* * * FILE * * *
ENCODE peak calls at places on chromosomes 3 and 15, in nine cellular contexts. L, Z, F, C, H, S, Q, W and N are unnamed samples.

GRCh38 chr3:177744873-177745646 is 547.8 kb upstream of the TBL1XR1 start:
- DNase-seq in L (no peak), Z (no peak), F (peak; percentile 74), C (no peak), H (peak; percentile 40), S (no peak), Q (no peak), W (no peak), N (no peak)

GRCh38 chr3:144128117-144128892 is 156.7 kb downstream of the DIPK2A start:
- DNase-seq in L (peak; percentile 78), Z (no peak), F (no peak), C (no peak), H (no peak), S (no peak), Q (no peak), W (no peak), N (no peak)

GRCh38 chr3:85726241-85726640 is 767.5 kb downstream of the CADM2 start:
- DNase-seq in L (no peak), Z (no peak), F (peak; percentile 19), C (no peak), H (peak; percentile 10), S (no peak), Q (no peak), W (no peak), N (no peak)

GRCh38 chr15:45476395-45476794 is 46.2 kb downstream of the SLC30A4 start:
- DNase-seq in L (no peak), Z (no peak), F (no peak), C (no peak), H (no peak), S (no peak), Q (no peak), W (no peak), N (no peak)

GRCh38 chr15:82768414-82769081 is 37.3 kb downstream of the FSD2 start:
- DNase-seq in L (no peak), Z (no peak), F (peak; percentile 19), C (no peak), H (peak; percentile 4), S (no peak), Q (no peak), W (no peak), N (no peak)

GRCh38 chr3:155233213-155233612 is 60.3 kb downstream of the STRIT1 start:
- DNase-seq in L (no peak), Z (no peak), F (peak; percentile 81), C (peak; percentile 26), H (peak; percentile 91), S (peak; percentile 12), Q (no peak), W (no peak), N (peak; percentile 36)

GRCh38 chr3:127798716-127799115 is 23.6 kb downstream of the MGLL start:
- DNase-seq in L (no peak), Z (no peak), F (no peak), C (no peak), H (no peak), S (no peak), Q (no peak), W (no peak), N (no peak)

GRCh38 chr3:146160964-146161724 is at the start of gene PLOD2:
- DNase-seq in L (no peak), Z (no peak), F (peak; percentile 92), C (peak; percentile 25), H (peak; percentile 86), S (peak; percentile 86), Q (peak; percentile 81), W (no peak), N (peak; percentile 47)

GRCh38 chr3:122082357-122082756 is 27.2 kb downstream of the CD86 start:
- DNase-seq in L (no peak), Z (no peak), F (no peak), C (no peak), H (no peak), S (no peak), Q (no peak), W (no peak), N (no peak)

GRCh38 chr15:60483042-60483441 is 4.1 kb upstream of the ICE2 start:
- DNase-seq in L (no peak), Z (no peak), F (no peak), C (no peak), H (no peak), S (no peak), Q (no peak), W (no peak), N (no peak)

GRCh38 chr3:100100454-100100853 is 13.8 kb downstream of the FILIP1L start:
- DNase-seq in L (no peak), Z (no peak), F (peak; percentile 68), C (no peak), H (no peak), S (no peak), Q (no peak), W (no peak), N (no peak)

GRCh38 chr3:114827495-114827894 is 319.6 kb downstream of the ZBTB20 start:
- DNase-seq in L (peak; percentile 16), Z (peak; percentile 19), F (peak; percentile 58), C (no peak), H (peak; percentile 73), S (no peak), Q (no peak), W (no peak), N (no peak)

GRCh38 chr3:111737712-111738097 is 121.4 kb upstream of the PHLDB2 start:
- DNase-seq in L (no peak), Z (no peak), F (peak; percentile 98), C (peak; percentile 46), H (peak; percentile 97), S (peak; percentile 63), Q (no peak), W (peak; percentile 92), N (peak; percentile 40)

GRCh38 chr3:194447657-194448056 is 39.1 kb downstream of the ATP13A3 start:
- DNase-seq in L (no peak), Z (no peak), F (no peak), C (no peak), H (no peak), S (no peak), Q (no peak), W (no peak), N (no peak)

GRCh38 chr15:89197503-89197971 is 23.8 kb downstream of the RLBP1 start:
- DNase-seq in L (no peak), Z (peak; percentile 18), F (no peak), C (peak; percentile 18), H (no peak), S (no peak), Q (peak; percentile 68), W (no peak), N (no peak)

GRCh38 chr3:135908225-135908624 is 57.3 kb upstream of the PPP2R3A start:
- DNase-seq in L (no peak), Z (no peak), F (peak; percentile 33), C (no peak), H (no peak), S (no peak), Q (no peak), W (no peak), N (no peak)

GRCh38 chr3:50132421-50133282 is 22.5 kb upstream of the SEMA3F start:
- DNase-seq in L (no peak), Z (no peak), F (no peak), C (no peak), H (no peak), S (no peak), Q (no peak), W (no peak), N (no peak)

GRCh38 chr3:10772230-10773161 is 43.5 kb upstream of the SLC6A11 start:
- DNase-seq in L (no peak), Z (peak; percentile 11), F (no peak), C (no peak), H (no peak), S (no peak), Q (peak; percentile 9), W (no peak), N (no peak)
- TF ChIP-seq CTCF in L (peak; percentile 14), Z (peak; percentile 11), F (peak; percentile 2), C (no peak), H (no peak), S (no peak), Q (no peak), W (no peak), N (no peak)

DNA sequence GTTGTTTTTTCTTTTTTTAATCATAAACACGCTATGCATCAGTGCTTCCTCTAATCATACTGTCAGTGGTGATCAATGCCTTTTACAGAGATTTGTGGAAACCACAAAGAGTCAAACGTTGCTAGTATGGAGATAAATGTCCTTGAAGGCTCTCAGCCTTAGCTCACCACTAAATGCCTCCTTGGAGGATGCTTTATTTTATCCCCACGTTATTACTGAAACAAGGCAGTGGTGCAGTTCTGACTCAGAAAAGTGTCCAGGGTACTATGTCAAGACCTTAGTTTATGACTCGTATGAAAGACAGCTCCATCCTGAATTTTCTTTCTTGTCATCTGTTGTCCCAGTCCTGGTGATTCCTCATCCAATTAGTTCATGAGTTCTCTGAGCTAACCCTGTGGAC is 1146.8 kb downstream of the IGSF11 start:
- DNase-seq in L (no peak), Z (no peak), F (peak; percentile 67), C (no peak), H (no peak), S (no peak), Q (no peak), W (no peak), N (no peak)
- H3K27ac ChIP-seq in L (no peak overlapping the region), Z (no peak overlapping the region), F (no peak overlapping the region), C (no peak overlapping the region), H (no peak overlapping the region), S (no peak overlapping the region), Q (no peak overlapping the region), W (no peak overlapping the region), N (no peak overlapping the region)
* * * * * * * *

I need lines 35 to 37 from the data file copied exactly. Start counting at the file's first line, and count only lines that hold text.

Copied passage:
- DNase-seq in L (no peak), Z (no peak), F (no peak), C (no peak), H (no peak), S (no peak), Q (no peak), W (no peak), N (no peak)

GRCh38 chr3:10772230-10773161 is 43.5 kb upstream of the SLC6A11 start:
- DNase-seq in L (no peak), Z (peak; percentile 11), F (no peak), C (no peak), H (no peak), S (no peak), Q (peak; percentile 9), W (no peak), N (no peak)